A story that took 30 books to write
What happens when you get tired of playing Dungeons & Dragons? If you’re Raymond E. Feist, you create an entirely new role-playing game around a mythical land called Midkemia, which then inspires a 10-series, 30-book saga. ”I like to joke that there’s this genre called fantasy trilogies,” says the author, 67, ”and I’m the only guy in town who has a 30-volume trilogy.”
Magician’s End (out May 14) is the last in Feist’s Riftwar Cycle, which began with 1982’s Magician. The books center on Pug, a former kitchen boy who’s the only hope to save Midkemia from invaders that exploit holes or ”rifts” in the space-time continuum. After countless adventures and untold sacrifice, Pug is forced to pay the ultimate price in Magician’s End to vanquish an enemy and bring peace to the land. (Finally!)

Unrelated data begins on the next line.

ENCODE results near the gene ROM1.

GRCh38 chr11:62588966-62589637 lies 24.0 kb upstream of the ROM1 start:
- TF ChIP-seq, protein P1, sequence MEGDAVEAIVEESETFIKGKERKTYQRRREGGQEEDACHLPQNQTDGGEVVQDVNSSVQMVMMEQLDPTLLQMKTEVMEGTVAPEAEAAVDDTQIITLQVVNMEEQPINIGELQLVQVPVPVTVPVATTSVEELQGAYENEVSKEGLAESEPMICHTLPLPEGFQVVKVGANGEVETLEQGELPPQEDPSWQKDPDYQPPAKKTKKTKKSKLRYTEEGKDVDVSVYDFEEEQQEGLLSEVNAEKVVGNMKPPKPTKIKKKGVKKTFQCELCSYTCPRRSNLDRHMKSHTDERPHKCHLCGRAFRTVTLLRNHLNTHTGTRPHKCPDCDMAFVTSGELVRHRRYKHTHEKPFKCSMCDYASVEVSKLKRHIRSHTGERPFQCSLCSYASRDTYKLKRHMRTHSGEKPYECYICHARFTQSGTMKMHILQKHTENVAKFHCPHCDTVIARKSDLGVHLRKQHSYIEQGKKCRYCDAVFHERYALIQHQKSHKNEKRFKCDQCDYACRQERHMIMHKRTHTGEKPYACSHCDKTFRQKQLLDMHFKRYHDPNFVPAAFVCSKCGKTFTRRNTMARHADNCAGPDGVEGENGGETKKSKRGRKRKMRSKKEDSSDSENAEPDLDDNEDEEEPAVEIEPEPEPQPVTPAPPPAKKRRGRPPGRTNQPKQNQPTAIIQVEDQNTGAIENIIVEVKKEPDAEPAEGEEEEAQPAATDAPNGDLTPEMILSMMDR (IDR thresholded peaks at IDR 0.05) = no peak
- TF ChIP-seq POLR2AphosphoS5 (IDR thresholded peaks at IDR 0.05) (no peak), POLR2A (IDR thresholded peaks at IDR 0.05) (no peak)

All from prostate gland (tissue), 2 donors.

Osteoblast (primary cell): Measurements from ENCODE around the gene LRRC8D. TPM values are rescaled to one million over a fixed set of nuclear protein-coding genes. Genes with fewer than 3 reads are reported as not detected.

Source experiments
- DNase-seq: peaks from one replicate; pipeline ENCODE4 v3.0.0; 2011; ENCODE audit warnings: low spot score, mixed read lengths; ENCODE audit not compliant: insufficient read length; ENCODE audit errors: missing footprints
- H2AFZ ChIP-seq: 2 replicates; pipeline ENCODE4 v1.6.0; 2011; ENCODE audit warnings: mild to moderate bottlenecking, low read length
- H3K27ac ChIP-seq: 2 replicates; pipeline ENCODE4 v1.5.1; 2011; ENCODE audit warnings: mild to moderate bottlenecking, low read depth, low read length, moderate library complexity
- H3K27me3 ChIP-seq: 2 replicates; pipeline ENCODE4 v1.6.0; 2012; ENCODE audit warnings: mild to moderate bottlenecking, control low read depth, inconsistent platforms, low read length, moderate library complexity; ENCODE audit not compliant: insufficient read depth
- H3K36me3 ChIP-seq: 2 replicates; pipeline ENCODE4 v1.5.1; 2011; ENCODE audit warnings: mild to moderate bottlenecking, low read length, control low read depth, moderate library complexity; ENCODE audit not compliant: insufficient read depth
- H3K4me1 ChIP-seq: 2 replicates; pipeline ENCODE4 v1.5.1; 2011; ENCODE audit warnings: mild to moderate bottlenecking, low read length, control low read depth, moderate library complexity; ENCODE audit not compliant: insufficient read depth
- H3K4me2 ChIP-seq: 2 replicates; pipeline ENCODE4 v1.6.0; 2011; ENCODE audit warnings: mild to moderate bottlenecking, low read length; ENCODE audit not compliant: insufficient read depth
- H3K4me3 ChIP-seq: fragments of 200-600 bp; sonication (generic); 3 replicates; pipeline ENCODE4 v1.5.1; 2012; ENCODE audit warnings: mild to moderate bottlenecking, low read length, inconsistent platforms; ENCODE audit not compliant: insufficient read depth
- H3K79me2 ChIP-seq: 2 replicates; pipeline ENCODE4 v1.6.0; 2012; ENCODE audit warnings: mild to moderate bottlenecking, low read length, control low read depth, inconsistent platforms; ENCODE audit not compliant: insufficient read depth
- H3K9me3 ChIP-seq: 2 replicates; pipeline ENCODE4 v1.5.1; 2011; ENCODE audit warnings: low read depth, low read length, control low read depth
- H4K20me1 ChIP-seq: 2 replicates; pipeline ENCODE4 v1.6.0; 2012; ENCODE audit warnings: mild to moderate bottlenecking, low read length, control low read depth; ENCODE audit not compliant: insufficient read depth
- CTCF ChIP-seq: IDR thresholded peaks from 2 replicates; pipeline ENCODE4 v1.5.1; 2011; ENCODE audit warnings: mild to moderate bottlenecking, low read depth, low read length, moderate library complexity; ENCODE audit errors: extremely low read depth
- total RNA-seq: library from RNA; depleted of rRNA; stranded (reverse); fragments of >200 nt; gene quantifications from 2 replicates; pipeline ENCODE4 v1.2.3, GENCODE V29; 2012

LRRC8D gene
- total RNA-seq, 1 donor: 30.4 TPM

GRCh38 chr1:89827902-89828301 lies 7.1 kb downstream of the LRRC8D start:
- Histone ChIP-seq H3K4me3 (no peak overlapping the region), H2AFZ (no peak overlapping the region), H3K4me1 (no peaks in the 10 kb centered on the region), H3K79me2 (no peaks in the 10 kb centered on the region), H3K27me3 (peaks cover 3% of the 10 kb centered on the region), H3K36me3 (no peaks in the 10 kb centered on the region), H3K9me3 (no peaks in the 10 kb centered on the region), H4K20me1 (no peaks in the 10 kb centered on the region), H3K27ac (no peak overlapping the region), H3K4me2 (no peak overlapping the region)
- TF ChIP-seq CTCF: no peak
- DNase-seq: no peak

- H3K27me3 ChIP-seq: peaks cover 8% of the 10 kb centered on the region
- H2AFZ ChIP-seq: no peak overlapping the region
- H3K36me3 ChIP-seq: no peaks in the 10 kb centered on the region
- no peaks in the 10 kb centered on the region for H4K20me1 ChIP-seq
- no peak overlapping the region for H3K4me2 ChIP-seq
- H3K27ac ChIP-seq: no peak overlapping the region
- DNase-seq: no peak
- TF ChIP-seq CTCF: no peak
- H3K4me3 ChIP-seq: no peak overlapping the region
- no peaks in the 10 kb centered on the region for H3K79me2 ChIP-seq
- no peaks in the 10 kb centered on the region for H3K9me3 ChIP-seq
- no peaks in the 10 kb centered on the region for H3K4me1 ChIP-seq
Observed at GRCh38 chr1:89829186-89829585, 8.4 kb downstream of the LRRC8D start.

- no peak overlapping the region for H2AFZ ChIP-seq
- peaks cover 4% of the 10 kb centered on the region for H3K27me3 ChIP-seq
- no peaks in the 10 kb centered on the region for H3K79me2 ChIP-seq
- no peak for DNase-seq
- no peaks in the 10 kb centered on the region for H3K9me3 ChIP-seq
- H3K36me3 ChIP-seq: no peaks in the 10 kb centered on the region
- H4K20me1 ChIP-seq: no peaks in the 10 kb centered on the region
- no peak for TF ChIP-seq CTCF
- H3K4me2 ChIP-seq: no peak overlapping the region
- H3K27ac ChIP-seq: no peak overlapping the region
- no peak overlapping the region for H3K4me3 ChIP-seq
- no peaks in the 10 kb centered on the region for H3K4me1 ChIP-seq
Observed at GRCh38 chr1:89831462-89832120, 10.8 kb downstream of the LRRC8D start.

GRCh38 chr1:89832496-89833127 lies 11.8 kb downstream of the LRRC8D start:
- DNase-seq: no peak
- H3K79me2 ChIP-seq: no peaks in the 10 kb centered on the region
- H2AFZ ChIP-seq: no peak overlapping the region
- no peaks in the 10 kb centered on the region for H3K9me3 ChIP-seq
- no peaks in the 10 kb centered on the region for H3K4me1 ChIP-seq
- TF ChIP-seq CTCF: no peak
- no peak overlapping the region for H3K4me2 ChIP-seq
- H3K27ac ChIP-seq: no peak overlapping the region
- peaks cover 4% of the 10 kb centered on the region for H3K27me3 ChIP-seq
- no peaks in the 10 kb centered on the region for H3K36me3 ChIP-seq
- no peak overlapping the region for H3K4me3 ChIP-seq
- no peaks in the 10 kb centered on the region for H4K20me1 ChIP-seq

Not that it makes it any easier for Feist to say good-bye to Pug after 31 years. ”It’s a little bit like a death in the family or a divorce in the sense that it creates a void,” he says. But have no fear, Feist fans: He is hard at work on a new series, The War of Five Crowns. While he is reluctant to share too many details, he jokingly compares the new project to another fantasy franchise, starring Peter Dinklage: ”It’s Game of Thrones with show tunes,” he jokes. ”I just really want to see Tyrion Lannister singing ‘I Enjoy Being a Girl.”’ Make it happen, HBO.